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Cryptopsy - Cryptopsy Review

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Cryptopsy - Cryptopsy

Cryptopsy - Cryptopsy

There are notorious albums, like Metallica's St. Anger, Celtic Frost's Cold Lake and Ilud Divinum Insanus by Morbid Angel. Cryptopsy's 2008 album The Unspoken King could be put in that same category.

The metal community collectively shudders when these albums are mentioned in hushed tones, and furtive glances are cast about to see if anyone else is listening. These albums are best left unspoken, almost as if metal has its collection of weird uncles best left unmentioned during Thanksgiving dinner.

It takes a lot for bands to live down such albums; some never do. The uproar over the release of The Unspoken King, Cryptopsy’s last album, has abated, and Cryptopsy have been largely forgotten, legacy notwithstanding. When a new self titled album was announced, barely a ripple was felt except for a “We’ll see,” sort of attitude. A self titled album also seems to be saying that a new chapter is being introduced, and the listener should be prepared for a new beginning. Perhaps.

Cryptopsy eschews the ill-advised deathcore of The Unspoken King, and is largely a return to the version of Cryptopsy last seen on 2005's Once Was Not, the last album to feature Lord Worm on vocals. Very tightly played, crisp modern death metal with time changes galore, fluid drumming from Flo Mounier, and jazz-influenced improvisation are all over the album, as Cryptopsy still demonstrate that they’re amongst the best musicians in the business.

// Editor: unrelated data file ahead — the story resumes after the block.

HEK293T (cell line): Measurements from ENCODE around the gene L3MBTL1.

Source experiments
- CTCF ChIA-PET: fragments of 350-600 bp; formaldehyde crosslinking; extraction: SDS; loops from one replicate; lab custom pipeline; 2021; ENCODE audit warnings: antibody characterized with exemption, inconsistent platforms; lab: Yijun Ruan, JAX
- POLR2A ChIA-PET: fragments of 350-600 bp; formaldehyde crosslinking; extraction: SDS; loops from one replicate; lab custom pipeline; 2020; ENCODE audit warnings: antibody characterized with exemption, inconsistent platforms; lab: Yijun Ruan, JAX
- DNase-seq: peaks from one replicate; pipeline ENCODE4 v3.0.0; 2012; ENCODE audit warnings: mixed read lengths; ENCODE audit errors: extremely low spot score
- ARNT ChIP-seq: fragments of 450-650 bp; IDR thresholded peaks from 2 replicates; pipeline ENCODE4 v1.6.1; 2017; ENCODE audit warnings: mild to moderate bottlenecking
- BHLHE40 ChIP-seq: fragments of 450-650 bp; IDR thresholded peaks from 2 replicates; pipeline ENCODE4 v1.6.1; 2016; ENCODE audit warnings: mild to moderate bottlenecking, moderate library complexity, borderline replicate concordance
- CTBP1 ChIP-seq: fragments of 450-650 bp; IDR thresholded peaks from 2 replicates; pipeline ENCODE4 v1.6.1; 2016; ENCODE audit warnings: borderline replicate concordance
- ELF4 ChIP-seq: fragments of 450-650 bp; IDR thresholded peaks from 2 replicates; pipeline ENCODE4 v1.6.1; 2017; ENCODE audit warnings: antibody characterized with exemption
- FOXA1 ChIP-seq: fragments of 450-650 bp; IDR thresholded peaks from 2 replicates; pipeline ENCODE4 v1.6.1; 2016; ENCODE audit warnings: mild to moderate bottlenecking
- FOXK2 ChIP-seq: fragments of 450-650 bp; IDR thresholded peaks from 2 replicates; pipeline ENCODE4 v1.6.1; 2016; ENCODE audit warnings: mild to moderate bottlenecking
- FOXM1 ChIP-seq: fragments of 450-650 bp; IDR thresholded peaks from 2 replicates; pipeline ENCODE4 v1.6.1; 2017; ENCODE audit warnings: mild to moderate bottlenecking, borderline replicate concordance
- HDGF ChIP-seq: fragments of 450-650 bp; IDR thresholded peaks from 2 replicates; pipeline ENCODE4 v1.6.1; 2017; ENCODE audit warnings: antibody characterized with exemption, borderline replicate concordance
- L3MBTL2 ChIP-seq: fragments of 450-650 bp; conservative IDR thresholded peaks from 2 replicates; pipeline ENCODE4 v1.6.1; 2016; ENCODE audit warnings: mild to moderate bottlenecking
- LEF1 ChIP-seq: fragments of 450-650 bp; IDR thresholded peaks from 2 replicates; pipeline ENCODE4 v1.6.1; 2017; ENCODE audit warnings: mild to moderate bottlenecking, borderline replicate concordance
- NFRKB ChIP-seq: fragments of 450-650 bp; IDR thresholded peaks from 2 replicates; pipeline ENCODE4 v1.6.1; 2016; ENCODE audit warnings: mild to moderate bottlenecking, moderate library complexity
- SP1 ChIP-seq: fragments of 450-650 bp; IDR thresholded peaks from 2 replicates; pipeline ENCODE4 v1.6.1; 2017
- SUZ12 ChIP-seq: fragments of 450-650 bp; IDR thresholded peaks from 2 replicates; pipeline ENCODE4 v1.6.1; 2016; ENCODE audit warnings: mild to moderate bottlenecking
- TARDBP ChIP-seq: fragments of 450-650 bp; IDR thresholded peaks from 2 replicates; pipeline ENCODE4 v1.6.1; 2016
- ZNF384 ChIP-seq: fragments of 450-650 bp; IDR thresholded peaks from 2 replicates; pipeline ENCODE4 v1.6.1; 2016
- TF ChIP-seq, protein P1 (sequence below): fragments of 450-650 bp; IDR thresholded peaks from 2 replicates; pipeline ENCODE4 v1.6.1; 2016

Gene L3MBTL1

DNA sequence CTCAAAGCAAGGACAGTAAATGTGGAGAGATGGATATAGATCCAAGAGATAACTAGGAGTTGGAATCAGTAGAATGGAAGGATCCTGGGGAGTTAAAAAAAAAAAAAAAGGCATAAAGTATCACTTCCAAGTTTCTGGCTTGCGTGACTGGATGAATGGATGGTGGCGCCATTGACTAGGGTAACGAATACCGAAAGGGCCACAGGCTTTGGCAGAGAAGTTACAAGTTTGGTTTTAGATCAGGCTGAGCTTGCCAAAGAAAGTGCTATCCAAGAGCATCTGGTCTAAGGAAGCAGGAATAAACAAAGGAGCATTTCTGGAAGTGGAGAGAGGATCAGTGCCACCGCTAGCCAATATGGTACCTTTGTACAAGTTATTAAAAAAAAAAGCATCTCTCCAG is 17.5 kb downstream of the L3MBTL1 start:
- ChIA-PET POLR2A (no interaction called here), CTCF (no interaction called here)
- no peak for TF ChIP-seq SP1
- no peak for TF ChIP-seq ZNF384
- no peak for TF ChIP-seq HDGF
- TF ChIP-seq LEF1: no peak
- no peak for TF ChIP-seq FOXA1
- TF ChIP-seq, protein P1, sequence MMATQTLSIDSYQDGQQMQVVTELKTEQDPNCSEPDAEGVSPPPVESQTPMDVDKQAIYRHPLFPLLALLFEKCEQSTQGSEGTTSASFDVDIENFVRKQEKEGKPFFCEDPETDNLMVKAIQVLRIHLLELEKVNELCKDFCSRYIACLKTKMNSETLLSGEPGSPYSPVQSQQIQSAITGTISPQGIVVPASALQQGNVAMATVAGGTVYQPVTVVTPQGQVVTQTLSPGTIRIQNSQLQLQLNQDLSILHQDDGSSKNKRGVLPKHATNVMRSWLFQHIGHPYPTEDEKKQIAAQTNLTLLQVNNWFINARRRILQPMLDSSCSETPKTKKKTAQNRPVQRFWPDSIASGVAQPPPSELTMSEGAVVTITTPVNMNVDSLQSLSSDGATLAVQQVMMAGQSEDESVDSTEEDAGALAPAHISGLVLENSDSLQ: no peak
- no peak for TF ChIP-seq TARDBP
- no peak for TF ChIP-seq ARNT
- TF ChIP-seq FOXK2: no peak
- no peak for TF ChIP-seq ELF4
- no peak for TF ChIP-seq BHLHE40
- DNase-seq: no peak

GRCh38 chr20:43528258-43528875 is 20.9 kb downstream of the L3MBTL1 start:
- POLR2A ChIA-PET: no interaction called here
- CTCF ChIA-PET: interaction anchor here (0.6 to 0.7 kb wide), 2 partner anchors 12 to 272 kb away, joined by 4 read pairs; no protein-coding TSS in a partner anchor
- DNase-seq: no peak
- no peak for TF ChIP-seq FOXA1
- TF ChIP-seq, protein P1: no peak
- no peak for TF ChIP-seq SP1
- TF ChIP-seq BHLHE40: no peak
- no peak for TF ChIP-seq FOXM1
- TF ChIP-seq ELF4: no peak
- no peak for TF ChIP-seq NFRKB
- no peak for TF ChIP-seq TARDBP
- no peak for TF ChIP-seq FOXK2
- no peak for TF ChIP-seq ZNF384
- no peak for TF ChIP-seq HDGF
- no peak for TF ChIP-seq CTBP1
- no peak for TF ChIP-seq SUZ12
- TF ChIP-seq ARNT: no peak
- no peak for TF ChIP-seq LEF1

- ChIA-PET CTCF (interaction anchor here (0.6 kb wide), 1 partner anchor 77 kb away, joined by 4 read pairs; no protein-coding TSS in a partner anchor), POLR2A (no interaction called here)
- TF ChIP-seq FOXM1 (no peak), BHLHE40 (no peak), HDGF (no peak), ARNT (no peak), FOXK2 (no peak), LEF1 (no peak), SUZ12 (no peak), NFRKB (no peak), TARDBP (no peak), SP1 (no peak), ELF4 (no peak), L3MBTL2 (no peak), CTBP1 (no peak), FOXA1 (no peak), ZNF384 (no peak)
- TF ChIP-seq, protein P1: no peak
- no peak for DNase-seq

The reintroduction of guitarist Jon Levasseur is noteworthy, as his influence is readily apparent with time changes seamlessly introduced, and a notable fluidity to the music that has been absent from recent albums. Cryptopsy also acknowledge where they’re coming from with a few moments of pure jazz that fit in quite nicely, most notably within “Red-Skinned Scapegoat,” a standout track.

With their new self-titled album, Cryptopsy are definitely signaling that they’re back as a force to be reckoned with, but what remains to be seen is whether or not the metal listening community still cares.

(released November 20, 2012)

Disclosure: A review copy was provided by the publisher. For more information, please see our Ethics Policy.

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